The last time that I couldn’t distinguish day from night was when I’d just turned 17 and was locked up in a police cell during two weeks of questioning. The cell was windowless and it was impossible to tell the difference between dawn and the most intense noon hour. They wanted to re-educate me so that I would not only confuse day for night but so I’d learn that good and evil were relative concepts.
I was frequently dragged from that nine by six cell that I shared with three other inmates and asked about my terrible crime: wanting to leave my country. Days before, the overloaded boat in which I’d hoped to row hundreds of miles had gone down near a fishing dock; we’d barely started out on that moonless night. Nobody knew anything and there was no evidence, but a word from the political police was enough to call it a Crime Against the Integrity and Stability of the Nation. A military tribunal passed judgment on this civilian, a minor, with a court-appointed lawyer who stayed quiet, trembling, while the political police’s prosecutor presented a fantastic story that I couldn’t believe. Of the four year sentence I was given, I only served one, in labor camps where there were also moonless nights.
The police are not very efficient, or they’re really so preoccupied with trying to deal with the miserable problems in their own homes, which they have in common with every other Cuban, that they really don’t care about doing a good job of investigating crime. They never bothered to find out how Victor, my fourth floor neighbor at 503 La Rosa Street, died. The octogenarian passed away three days after being hospitalized. Nobody bothered to find out how he’d hit himself so many times against the wall. But all the neighbors heard him, in the silence of the blackout, and how Juana the mulatto, sixty years his junior, violently shaking him against the wall.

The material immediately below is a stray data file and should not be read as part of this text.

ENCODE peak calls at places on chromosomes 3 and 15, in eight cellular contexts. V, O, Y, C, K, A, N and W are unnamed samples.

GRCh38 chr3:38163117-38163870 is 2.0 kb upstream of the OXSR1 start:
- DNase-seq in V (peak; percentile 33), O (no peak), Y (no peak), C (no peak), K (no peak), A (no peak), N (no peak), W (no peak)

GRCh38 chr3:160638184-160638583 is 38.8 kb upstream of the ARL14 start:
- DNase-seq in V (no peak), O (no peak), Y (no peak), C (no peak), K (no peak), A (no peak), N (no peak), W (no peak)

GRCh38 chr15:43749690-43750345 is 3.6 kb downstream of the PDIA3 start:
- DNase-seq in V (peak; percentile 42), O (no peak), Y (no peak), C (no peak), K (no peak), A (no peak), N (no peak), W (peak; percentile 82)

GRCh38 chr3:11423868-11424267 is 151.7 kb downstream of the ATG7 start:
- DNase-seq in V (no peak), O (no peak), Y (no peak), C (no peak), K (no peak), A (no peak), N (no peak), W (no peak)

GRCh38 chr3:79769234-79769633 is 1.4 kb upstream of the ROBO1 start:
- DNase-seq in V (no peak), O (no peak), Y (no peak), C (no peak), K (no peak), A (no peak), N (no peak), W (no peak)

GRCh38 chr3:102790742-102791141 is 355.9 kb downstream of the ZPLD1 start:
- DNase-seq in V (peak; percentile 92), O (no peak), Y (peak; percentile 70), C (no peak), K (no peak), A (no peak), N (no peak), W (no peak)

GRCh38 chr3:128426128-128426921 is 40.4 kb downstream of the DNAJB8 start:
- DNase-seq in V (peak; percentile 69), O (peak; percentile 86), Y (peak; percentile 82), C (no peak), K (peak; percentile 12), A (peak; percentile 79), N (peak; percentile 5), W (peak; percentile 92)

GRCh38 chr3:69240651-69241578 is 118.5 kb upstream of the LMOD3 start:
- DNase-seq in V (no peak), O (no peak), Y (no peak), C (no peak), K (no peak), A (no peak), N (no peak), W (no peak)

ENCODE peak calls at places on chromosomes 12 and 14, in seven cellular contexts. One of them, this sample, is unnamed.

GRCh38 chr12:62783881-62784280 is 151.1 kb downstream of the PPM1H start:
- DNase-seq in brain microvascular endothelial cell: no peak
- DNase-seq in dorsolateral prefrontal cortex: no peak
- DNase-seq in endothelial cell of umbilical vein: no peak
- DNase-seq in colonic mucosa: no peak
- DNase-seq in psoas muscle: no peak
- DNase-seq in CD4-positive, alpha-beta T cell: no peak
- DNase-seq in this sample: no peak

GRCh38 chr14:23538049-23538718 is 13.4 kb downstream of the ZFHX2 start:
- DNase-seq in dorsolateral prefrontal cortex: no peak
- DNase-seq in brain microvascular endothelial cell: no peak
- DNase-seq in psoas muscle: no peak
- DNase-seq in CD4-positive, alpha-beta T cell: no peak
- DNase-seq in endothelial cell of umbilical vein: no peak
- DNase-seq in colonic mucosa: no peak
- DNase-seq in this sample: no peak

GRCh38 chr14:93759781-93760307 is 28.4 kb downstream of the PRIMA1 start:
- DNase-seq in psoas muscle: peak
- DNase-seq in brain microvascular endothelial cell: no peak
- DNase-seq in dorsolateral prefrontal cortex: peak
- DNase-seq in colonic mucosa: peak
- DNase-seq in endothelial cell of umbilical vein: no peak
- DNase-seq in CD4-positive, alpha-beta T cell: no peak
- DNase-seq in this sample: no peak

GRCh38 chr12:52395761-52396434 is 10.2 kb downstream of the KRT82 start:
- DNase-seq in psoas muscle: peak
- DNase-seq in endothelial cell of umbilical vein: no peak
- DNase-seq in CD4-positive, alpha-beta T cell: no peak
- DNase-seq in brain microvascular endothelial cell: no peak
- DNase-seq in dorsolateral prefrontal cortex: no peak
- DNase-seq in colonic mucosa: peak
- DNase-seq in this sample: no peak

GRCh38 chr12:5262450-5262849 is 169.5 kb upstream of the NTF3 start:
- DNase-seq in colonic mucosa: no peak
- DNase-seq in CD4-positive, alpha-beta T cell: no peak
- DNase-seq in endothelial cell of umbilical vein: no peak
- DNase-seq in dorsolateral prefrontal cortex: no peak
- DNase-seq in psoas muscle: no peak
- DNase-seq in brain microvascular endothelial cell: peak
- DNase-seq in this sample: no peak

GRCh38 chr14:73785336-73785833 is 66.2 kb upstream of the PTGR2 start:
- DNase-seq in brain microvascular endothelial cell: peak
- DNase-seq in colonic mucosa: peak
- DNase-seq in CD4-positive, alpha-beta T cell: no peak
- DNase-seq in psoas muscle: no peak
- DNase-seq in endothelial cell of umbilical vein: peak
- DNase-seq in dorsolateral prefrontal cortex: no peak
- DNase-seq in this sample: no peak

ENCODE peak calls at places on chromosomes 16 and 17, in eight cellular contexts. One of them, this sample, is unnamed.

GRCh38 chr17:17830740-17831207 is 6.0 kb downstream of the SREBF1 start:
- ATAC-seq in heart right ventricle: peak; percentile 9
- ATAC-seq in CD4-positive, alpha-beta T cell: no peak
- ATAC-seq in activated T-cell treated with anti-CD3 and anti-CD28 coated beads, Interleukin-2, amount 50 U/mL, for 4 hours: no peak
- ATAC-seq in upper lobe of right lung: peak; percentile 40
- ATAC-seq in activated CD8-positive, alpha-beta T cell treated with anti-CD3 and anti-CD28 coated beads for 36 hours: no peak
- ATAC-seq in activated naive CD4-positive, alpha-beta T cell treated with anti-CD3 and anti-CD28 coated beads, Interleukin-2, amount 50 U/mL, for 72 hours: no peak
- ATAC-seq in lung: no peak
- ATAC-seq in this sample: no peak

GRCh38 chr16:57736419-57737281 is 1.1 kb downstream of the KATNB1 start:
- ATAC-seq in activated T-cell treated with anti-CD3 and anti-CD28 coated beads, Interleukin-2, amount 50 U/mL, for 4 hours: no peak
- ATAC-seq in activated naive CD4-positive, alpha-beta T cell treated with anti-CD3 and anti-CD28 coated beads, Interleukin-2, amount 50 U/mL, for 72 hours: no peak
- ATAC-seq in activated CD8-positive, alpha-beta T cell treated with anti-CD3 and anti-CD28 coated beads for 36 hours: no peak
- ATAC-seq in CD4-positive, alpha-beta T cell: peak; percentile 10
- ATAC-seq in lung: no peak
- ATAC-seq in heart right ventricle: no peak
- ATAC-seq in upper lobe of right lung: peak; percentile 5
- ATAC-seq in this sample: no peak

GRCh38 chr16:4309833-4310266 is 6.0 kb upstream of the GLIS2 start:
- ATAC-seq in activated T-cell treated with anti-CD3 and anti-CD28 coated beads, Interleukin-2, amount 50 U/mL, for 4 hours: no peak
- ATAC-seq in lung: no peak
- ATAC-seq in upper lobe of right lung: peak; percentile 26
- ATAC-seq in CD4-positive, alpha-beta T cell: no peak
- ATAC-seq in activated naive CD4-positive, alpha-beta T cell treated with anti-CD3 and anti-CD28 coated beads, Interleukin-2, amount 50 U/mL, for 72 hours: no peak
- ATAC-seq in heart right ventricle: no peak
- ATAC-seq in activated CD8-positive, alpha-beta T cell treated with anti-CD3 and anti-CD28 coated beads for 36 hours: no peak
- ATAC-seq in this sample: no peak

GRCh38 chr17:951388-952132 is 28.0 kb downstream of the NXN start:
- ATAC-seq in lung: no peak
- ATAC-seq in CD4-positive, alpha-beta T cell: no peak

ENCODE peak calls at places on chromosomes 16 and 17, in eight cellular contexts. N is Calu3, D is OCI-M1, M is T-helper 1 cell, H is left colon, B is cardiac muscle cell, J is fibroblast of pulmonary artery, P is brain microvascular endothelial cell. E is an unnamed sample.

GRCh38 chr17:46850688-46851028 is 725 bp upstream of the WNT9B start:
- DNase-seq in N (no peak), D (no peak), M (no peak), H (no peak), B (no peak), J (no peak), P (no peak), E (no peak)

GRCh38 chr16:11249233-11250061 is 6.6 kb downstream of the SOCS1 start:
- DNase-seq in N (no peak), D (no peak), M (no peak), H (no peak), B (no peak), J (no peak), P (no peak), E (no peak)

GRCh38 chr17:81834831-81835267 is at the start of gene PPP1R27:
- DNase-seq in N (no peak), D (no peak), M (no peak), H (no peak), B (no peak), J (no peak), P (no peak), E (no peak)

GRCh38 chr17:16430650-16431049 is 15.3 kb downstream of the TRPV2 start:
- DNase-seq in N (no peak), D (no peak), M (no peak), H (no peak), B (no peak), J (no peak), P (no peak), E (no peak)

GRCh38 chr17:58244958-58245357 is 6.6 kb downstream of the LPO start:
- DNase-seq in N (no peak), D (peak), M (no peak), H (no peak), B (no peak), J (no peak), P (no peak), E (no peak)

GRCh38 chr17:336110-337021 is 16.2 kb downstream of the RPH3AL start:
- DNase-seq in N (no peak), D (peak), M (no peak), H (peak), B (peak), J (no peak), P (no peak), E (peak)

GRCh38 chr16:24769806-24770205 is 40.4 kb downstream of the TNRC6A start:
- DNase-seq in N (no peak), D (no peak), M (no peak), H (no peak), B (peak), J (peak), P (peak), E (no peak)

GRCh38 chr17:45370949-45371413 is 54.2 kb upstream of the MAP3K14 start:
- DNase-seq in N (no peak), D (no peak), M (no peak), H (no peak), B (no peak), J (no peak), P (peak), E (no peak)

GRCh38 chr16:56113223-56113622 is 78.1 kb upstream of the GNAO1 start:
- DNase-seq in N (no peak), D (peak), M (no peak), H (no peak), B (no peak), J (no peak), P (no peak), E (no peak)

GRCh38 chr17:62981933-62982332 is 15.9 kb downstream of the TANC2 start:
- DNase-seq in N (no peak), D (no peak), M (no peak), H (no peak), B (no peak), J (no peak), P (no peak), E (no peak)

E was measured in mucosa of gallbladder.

Victor and Juana had married four years before for the exclusive benefit of the young domestic servant, who would soon inherit the apartment and a juicy widow’s pension. Now Juana and the three kids she had while married to Victor could finally enjoy a better life. Victor had been resigned to those kids, black babies who arrived one after the other, without a smidgeon of their presumed father’s Caucasian DNA.
Everything might have been more believable if on the night of the wall banging and Victor’s subsequent hospitalization, their door hadn’t been furiously kicked in by Francisco, Juana’s nocturnal lover, who arrived and couldn’t understand why she wouldn’t let him in.
Each night, Francisco, a thieving dipsomaniac from the neighborhood, would fornicate with Juana while Victor slept a few steps away. As soon as Juana became a widow, Francisco installed himself in the apartment, and continued with the only things he knew how to do in his life: stealing and drinking.
They’d met at the bar adjacent to our building, at the corner of La Rosa and Ayestarán, a sad little place where lost souls would fill their bladders with alcohol only to empty them later in the neighborhood’s recesses. It was a little after he moved in that my life became more miserable, thanks to him, and I decided that killing him could be rationalized as an act of justice for the greater good of society.